8. Pope Francis is automatically what a pope should be because he doesn’t wear some of the vesture that Pope Emeritus Benedict wore. But wait!!! It seems that the adored John Paul II and the beloved John XXIII are both often pictured in some of that vesture. Clearly, there is some manner of unwarranted judgment and bias at work here. This carrying on about what the popes do or don’t wear is rather vain and shallow: it doesn’t at all address their character or their contribution to the faith. It is even more immature and venal when one particular pope is pilloried for wearing what other more liked popes have worn.

    1. @M. Jackson Osborn – comment #16:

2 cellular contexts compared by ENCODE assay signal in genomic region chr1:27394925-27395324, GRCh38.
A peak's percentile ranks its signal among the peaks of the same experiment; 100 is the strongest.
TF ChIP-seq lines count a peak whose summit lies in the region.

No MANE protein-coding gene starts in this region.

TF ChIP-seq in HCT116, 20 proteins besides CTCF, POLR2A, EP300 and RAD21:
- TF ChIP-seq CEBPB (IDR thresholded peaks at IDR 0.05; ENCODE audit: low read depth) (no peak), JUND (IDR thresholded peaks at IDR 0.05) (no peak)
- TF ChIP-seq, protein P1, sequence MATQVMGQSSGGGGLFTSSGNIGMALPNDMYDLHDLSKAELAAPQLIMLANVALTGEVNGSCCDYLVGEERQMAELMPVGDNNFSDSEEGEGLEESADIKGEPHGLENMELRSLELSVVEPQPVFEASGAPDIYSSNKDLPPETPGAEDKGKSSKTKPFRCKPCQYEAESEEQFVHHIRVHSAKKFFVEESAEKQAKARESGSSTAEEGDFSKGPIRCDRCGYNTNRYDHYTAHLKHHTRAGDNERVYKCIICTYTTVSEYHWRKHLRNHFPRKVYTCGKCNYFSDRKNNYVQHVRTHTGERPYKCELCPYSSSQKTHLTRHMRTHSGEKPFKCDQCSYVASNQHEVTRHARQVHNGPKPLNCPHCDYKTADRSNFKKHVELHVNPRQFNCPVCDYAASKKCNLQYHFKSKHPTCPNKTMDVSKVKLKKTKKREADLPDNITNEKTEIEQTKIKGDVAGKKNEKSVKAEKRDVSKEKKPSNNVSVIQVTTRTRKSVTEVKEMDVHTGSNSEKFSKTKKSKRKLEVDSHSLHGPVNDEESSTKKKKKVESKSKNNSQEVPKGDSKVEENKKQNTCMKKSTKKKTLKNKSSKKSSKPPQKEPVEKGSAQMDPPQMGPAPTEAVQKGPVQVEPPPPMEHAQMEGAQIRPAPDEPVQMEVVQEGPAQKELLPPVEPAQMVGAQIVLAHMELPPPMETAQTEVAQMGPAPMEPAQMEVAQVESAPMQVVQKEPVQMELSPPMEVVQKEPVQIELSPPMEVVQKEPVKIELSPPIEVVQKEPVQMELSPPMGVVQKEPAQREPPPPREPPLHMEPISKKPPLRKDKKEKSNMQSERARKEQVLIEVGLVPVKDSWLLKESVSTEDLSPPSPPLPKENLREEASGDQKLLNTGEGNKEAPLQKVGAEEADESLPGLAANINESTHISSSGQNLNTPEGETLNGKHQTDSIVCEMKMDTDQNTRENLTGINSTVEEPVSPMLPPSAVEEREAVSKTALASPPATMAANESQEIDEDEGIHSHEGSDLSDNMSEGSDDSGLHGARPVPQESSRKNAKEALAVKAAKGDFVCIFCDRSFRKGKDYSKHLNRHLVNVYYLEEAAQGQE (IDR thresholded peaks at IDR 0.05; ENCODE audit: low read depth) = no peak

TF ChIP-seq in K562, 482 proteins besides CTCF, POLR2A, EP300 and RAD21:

MJO, don’t get me wrong. I loved it when Benedict XVI reintroduced some of the historical papal vestments. I appreciated the connection with papal history which Pope Benedict wished to cultivate. Officially, I was (and still am) opposed to the reintroduction of the tiara because of the damage this would do to postconciliar ecclesiology. Okay, secretly I wanted Pope Benedict to wear the tiara. I think most traditionalists wanted that at least secretly (and many quite explicitly!). While I agree with Pope Benedict’s decision to present a more “regal” or “monarchical” papacy, this one aspect was divisive in some circles. Like the brief and final attempt at the restoration of the Bourbon monarchy in early 19th century France, I suspect that Pope Benedict’s reign was the final echo of the temporal papal monarchy. As you well note, Pope Benedict’s sartorial leanings should not overshadow his intellectual achievements. Yet, for better or worse, these leanings will likely figure prominently in the history of his papacy.